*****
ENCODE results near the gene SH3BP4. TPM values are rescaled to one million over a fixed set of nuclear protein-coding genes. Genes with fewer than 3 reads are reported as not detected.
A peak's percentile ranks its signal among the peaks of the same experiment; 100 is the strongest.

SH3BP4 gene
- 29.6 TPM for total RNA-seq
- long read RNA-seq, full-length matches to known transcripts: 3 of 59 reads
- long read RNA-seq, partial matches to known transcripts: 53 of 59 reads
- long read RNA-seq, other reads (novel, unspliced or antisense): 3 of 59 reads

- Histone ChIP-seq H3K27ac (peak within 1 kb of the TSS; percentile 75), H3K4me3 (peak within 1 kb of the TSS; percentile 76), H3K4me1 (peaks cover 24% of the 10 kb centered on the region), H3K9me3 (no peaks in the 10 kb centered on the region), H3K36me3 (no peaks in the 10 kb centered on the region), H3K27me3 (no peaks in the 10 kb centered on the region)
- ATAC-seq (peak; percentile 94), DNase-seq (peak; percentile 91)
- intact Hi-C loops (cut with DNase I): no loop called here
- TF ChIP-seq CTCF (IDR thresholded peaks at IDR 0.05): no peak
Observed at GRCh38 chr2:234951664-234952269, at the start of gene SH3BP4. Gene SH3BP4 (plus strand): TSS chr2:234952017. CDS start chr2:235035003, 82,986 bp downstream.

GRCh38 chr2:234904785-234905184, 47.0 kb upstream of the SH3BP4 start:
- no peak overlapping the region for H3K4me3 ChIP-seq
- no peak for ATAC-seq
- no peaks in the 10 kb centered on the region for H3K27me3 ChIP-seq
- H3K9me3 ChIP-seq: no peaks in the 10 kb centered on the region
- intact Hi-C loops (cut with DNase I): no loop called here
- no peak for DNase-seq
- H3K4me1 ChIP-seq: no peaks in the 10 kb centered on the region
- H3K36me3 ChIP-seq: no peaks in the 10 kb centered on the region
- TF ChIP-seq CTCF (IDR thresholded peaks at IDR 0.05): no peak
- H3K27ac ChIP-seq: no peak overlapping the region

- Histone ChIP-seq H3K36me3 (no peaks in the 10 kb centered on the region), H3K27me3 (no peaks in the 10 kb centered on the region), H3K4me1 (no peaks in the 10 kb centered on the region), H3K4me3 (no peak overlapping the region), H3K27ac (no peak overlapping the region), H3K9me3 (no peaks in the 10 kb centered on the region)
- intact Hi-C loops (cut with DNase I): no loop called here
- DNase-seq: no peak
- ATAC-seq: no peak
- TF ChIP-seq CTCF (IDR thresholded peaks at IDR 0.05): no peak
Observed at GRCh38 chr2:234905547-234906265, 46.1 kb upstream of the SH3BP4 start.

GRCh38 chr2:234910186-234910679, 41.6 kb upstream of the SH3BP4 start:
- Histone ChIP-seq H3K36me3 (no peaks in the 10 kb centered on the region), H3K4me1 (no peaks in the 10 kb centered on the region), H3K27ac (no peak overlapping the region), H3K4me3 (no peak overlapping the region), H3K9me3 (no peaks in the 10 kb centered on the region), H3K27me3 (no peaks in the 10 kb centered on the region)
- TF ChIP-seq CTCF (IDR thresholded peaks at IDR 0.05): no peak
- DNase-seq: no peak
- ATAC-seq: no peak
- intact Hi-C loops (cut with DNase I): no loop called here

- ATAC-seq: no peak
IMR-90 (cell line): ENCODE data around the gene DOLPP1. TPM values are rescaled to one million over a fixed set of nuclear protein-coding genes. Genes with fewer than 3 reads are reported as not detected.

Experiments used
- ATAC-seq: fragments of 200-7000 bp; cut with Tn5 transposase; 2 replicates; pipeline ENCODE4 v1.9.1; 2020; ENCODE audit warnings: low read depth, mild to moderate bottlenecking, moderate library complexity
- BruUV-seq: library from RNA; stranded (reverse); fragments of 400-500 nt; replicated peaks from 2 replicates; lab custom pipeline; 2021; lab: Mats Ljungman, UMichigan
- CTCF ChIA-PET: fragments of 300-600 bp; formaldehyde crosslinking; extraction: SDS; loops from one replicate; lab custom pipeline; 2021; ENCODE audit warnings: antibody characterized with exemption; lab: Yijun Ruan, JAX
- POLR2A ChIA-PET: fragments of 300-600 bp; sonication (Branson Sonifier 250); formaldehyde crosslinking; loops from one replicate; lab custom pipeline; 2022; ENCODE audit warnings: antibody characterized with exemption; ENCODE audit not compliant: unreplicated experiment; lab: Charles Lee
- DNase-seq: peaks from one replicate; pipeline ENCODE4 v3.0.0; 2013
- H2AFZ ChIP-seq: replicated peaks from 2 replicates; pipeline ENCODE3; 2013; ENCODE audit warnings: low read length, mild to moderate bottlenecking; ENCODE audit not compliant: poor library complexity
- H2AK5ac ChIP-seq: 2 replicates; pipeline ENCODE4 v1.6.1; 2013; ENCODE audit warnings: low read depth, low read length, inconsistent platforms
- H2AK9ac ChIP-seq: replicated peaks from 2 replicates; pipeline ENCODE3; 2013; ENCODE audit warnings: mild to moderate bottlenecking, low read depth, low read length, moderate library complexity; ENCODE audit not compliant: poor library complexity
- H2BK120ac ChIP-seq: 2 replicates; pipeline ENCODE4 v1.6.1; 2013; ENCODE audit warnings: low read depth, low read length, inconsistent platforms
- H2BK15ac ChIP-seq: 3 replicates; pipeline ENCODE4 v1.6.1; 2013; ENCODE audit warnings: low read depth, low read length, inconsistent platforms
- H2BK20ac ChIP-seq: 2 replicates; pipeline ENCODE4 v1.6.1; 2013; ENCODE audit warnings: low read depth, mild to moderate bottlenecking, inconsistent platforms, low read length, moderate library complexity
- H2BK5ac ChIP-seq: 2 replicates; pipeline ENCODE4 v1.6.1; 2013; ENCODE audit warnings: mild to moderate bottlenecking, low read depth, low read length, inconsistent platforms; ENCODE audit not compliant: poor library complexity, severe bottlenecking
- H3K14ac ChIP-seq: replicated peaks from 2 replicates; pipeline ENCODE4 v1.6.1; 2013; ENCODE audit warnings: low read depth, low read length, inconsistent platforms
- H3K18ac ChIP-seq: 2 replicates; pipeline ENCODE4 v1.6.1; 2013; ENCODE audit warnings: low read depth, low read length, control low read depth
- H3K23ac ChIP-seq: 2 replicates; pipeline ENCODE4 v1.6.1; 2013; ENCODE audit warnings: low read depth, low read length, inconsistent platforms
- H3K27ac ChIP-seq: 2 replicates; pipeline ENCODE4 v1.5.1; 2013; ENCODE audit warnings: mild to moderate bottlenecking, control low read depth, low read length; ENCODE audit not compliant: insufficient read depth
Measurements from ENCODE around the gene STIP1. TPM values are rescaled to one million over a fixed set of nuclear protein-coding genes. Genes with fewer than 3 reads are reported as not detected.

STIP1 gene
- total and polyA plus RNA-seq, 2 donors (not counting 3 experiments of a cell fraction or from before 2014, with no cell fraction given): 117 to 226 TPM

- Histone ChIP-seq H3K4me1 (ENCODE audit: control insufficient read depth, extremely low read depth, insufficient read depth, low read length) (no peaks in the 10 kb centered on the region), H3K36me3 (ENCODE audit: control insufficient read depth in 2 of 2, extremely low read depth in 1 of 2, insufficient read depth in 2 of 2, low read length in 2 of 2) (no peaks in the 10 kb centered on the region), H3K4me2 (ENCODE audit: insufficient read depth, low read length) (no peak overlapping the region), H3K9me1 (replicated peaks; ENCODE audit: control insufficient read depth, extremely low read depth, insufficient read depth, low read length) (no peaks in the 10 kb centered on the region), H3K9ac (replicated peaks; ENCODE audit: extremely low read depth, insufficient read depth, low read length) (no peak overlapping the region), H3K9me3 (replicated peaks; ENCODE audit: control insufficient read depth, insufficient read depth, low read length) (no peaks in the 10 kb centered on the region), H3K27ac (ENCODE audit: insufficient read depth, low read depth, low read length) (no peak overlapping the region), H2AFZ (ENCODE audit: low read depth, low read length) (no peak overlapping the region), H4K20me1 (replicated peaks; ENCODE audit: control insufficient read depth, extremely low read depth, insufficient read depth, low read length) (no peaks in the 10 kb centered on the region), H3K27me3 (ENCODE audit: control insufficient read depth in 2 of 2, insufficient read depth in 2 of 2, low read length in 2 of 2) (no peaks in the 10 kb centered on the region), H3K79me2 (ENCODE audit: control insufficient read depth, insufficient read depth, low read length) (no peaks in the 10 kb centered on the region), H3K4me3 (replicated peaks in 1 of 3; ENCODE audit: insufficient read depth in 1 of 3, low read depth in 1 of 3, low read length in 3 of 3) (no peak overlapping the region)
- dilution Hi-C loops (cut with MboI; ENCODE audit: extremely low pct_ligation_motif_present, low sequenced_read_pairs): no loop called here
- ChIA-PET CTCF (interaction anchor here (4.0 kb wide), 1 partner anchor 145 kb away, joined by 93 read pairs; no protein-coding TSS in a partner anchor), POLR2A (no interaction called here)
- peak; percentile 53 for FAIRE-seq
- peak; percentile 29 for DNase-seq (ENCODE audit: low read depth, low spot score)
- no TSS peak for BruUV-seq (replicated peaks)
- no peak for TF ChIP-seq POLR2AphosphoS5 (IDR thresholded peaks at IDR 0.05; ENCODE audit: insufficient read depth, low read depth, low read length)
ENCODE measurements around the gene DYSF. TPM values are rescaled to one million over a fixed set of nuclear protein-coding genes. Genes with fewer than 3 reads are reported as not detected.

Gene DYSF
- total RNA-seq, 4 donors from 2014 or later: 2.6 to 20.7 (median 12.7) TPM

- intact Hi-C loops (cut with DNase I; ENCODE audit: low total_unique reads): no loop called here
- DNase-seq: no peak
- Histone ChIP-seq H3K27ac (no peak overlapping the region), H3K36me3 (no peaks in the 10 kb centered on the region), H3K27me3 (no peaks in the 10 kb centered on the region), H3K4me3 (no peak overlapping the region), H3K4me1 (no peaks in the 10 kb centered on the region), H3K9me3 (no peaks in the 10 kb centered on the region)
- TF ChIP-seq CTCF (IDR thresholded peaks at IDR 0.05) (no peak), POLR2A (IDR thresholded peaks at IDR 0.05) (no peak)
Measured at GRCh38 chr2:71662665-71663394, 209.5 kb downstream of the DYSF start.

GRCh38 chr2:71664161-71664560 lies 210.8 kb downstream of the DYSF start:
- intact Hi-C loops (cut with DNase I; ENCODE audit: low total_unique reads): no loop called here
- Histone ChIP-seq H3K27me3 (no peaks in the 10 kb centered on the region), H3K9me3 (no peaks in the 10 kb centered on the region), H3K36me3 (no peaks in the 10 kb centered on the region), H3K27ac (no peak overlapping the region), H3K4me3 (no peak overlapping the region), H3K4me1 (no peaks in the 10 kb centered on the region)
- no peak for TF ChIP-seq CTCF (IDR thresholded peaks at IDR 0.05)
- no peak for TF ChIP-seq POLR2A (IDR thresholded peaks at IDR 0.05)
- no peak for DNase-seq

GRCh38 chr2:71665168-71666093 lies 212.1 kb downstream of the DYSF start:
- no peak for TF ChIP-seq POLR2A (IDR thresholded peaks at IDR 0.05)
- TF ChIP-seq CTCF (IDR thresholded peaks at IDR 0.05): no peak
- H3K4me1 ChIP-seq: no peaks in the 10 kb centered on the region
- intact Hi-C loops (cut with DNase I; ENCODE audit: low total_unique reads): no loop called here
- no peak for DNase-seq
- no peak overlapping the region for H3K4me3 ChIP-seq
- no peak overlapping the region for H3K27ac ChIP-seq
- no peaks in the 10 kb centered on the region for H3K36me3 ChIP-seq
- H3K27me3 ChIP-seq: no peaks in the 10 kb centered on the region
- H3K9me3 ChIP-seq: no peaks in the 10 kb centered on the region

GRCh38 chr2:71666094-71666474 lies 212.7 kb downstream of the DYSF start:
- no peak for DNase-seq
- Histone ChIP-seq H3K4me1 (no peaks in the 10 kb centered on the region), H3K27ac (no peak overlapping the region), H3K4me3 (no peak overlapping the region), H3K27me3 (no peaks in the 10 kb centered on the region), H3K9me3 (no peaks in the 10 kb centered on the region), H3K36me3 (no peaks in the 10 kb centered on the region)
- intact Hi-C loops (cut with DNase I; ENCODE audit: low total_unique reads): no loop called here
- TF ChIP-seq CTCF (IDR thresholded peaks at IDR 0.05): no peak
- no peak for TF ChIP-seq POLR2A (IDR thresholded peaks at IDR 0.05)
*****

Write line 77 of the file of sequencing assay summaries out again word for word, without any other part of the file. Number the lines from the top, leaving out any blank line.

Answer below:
- no peak for TF ChIP-seq POLR2A (IDR thresholded peaks at IDR 0.05)